Peoria is definitely not the only major city in the region that’s using street art to beautify its streets and boost civic pride.
DAAC Executive Director Jerry Johnson created the first mural to be completed in 2019. Painted on the side of the Kurent Safety building in the Lakeview neighborhood, this salute to veterans is Johnson’s third work for the project, and is also the one that extends the project’s reach farther from downtown.
“Our process is that we either find a wall and speak to the building owner, or the building owner says ‘I got a wall, I’d like you to use it,’” says Johnson. “The last couple of year’s we’ve asked building owners, ‘is there a theme you’d like to suggest to the artists?’”
In the case of his most recent mural, the owner of Kurent Safety is a veteran, and he suggested a veteran-focused work. A public request for proposals yielded several designs, of which some were veteran-themed and some weren’t.
“Then we have a committee of artists and others that sort of vet the initial wave of design submissions, and then we usually present three to five to each building owner,” Johnson goes on. “So they do have an element of involvement, but they don’t get to dictate what they want. If that is their interest, then we suggest these artists that they can contact and we commission that work. So we like both the artists to be comfortable with what it is they’re creating, and the building owner to be happy with what’s being created.”
Read on about the nine other mural that have been completed for the project so far.
Local artists Amy Rankin and Michelle Stephens got started last summer on Unstoppable, which depicts a speeding steam engine on the side of the Millikin Wrestling facility.
The 128-feet long mural, based on an actual locomotive located at the Monticello Railway Museum, recently became the second DAAC Mural Project work to be completed in 2019. The artists aimed to pay homage to the wrestling team as well as to the rail industry that played a key role in Decatur expansion.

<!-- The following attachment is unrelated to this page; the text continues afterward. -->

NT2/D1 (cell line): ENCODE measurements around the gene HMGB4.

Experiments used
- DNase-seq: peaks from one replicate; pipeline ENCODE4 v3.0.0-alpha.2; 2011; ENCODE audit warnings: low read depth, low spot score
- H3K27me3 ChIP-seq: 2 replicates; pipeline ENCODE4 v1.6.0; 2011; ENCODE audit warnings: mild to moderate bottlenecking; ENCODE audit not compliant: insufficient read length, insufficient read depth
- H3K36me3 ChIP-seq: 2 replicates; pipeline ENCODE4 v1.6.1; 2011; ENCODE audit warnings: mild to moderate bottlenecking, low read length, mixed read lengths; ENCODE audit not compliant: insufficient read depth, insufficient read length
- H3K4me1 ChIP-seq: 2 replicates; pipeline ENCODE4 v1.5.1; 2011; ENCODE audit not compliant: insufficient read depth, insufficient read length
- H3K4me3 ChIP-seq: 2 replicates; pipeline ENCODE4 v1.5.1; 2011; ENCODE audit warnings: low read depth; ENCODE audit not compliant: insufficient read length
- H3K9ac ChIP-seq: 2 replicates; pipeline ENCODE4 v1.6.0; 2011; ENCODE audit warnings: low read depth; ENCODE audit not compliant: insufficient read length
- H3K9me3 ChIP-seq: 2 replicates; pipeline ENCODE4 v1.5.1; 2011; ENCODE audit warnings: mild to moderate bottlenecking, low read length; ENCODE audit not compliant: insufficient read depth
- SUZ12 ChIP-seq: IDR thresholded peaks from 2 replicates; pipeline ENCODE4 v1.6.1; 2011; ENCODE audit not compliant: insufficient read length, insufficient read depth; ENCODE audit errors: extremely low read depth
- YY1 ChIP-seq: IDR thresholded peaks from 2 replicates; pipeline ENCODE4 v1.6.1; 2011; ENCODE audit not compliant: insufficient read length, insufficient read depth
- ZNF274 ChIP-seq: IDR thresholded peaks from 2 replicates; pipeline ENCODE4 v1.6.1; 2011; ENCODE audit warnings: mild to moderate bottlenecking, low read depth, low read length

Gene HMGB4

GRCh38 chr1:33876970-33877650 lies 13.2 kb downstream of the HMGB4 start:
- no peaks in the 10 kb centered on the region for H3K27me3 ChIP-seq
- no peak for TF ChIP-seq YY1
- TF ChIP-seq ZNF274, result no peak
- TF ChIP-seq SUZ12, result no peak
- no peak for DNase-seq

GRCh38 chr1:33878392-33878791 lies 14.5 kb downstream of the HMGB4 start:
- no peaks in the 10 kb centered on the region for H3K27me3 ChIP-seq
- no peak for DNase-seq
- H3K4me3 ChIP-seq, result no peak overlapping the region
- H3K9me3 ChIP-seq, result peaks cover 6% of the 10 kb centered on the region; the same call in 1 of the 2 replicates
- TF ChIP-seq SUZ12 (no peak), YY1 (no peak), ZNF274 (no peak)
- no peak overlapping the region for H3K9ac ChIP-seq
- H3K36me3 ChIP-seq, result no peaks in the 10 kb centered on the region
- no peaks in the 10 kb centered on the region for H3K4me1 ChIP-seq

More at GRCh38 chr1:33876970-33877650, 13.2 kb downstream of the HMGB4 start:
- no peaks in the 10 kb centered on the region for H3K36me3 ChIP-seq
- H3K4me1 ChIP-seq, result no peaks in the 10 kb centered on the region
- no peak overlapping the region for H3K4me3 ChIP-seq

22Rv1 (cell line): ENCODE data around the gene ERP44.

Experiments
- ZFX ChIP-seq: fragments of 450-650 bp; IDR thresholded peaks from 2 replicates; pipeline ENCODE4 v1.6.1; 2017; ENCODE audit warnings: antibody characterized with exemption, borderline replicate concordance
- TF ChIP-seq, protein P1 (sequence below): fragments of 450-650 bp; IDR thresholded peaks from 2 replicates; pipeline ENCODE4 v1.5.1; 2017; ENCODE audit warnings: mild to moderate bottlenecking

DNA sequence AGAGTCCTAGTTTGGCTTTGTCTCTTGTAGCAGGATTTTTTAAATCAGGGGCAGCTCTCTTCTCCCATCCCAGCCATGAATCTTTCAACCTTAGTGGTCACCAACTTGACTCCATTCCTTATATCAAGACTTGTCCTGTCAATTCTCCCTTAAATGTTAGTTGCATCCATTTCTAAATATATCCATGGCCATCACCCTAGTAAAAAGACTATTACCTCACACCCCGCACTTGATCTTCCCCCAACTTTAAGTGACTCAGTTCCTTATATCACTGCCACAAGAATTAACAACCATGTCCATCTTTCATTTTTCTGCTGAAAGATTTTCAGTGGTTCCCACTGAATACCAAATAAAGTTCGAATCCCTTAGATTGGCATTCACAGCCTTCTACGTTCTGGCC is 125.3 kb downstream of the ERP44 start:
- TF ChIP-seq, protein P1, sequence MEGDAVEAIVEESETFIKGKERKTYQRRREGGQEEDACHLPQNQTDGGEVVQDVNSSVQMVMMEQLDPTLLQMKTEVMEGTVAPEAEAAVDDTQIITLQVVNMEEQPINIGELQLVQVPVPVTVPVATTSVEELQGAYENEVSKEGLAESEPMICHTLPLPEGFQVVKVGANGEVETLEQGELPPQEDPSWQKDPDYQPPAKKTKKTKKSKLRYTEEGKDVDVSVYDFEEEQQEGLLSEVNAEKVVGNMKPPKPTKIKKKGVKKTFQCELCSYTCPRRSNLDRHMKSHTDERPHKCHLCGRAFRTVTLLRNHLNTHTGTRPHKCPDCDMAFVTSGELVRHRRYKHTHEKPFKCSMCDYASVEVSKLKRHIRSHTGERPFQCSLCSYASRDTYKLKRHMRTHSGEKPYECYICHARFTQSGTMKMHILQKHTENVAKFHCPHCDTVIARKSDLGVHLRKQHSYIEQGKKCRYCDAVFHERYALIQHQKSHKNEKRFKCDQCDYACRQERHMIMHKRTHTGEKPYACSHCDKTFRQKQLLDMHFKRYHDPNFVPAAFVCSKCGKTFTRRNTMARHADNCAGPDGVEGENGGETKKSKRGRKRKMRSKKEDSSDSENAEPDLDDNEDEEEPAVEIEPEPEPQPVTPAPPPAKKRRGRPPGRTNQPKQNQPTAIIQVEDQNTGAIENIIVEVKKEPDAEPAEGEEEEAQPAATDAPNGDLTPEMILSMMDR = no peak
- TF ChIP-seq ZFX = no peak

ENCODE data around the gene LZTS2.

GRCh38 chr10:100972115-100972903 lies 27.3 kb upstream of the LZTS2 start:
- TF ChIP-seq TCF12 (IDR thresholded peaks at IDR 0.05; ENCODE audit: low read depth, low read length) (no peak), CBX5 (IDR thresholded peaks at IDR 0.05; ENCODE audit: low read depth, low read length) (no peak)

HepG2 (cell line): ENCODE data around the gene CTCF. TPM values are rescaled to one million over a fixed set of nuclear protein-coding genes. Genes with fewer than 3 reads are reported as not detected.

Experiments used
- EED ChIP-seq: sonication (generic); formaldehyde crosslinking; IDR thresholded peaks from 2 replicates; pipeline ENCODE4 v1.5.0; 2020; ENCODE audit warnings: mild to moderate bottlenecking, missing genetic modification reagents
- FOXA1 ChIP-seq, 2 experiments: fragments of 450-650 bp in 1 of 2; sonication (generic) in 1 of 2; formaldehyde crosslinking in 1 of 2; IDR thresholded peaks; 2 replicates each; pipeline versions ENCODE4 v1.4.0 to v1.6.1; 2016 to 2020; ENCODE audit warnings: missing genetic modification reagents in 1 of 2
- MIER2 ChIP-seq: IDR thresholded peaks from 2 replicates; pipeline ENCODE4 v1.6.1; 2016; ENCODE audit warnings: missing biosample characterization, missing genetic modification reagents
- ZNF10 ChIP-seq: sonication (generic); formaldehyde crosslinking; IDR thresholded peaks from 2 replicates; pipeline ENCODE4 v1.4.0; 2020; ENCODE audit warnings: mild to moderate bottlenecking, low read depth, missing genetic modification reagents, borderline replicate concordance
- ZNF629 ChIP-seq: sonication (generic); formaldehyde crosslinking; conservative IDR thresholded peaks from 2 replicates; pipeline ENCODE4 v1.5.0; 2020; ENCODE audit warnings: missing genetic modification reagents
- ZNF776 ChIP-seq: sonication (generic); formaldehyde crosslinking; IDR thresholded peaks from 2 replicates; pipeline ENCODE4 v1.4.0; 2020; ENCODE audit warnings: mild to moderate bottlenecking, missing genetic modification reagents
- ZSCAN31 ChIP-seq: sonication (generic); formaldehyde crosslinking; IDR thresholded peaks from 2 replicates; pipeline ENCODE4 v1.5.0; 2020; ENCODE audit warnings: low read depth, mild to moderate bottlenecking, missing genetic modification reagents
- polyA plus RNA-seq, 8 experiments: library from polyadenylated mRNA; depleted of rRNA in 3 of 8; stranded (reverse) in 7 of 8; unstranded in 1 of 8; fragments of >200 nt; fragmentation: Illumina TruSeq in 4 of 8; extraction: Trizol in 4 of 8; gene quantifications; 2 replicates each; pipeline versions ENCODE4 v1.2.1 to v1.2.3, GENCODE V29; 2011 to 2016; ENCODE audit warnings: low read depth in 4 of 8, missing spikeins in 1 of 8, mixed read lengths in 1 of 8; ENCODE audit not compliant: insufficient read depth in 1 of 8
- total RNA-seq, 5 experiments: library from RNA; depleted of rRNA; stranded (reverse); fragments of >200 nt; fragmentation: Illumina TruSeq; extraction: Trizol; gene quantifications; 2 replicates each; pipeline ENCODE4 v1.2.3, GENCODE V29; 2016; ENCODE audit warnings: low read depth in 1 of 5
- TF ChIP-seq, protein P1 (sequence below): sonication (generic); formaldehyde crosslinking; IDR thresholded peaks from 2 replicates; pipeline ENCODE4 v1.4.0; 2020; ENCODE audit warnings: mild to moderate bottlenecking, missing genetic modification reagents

Colors and Shapes
2019 turned out to be a particularly productive year for the Decatur Mural Project. Eric Weatherford, a Decatur native and Millikin University graduate, completed the year’s third mural in early December. We snapped a photo of the work in progress in October:
But the final product is much more vibrant, as you can see in this photo provided by DAAC:
In 2018, California-based Colin Salazar painted “Eyesdown,” a monumental scale rendering of a metal print he originally created in 2015.
In September 2017, Nick Beery, who runs Coalesce Studios gallery in Sullivan, painted this mural based on the geometric concept of the golden spiral, on the side of the Board Knight game store.
The mural Millikin grad Eric Weatherford recently completed downtown is actually his second work for the Decatur Mural Project. The first one was painted in August 2017 on the side of Garcia’s Pizza near the Millikin campus.
Ron English, a Decatur native who earned international renown and coined the term POPaganda to describe his mashups of low- and highbrow cultural icons, including brand advertising, came home to paint this mural in the summer of 2017.
Painted in 2016 by local artist Shani Goss and her husband Tronnie Goss, this mural elicits good vibes with the legendary reggaeman’s likeness, along with the song title “One Love” (stylized as “1Love”) and the lyrics, “Let’s get together and feel alright.”
Birthplace of the Bears
The second installment of the Decatur Mural Project was painted by Decatur Area Arts Council Executive Director Jerry Johnson in 2015, is a tribute to another city icon: the Decatur Staleys, the football team that would later head north and become the Chicago Bears.
Bold and Daring
The inaugural piece of the Decatur Mural Project was, appropriately, a tribute to the city’s namesake, Admiral Stephen Decatur, a Revolutionary War hero. Decatur Area Art Council Executive Director Jerry Johnson painted the mural in the summer of 2013.